What to see on a cruise around the Saronic Islands

On a cruise through the Greek islands you can also explore the Argo-Saronic islands of the Aegean Sea. These, due to their proximity to Athens, make them the perfect destination for both short visits and longer stays. The landscape is astonishing; pine forests and crystal-clear waters in sparsely visited but welcoming bays.

Check out this excursion, a mini cruise through three islands of the Saronic Gulf!

Aegina, the first step into the world of the Saronic islands

Aegina is the ideal starting point for a cruise around these Greek islands. Like the others, it has picturesque harbors with cobbled streets and neoclassical buildings. Packed with elegant bars and shops, the cosmopolitan air of the Argo-Saronic gulf is tempered by the caiques (light boats) that sell vegetables by the sea edge and the buggies that still traverse the docks.

Located at a distance of only 12 kilometres away from Piraeus, in the southwest, Aegina has been inhabited for more than 4,000 years. According to mythology, she was named Aigina in honor of the daughter of the River God, whom Zeus placed there as her lover. This significant Greek island became a thriving maritime state and, in the 7th century B.C., the second largest in the Saronic Islands: it was the first place in Europe, which minted its own silver coins and accepted throughout the Greek-speaking world. Also, this island controlled almost all foreign trade in Greece.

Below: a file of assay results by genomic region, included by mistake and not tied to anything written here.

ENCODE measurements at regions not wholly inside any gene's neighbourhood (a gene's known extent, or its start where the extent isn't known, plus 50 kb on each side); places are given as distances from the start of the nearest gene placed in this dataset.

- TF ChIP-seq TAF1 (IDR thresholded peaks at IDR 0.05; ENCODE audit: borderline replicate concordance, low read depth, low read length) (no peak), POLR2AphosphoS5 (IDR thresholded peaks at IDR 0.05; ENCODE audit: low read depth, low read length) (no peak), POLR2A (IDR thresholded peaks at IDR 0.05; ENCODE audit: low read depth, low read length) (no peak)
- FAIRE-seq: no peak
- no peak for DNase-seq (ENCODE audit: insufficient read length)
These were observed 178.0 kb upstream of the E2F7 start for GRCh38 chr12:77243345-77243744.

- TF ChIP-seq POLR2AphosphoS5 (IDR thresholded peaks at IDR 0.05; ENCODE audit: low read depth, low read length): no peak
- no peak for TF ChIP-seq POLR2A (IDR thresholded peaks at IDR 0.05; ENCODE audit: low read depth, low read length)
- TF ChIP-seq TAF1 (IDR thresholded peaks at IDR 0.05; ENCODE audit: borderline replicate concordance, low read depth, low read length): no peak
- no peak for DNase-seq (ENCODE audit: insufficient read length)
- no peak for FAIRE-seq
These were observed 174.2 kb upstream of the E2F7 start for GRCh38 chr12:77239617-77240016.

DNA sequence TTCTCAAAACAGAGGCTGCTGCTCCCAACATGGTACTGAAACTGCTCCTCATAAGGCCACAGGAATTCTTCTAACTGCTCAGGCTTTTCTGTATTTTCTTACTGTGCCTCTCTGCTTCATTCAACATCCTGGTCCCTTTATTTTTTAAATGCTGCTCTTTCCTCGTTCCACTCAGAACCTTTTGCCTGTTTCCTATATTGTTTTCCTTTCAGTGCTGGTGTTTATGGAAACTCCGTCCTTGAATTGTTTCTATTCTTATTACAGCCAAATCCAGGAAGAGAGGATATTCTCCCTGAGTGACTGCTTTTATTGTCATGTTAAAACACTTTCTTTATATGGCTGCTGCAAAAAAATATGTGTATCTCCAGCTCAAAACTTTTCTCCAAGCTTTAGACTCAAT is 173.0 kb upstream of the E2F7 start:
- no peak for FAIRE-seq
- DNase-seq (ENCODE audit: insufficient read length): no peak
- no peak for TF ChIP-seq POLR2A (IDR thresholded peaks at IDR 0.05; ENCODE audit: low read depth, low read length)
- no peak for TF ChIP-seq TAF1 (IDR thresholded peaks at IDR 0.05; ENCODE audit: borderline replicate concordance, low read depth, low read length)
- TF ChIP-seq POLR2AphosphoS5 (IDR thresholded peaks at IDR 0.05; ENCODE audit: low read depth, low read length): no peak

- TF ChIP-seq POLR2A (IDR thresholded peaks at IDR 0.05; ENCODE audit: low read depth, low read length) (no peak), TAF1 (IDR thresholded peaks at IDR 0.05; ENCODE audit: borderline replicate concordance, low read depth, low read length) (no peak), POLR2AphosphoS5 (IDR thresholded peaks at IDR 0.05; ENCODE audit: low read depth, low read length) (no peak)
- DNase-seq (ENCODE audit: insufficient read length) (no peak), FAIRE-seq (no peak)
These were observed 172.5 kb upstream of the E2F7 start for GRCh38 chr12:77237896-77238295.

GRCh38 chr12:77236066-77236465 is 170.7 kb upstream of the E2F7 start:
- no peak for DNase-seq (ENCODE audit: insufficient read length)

Poros and Hydra, the jewels of the Saronic

Sailing on a cruise through the Greek Saronic islands, you can also give a complete visit to Poros - which takes its name from the 400-meter passage (poros) that separates it from the mainland at Galatas. In fact, it is made up of two joined islands and a causeway: to the north Kalavria, lined with pine trees, and to the south the volcanic islet of Sfairia, where the capital is located. Despite the tourist exploitation, the town remains an evocative place as it stretches along the strait and with 19th century houses lining up to the clock tower.

For its part, Hydra is a narrow strip of bare rock with little history until it was settled in the 16th century by Orthodox Albanians, who later earned their livelihood at sea. The capital was built during the brief period of prosperity in the late 18th and early 19th centuries, years that benefited from the Napoleonic blockade.

At the time, horses were a must in Poros, Hydra and Spetses.  However, at present, only in Hydra and in some places in Spetses are vehicles prohibited and visitors must travel on foot or ride donkeys.

This, and much more, you can discover on a cruise around the Greek Saronic Islands.


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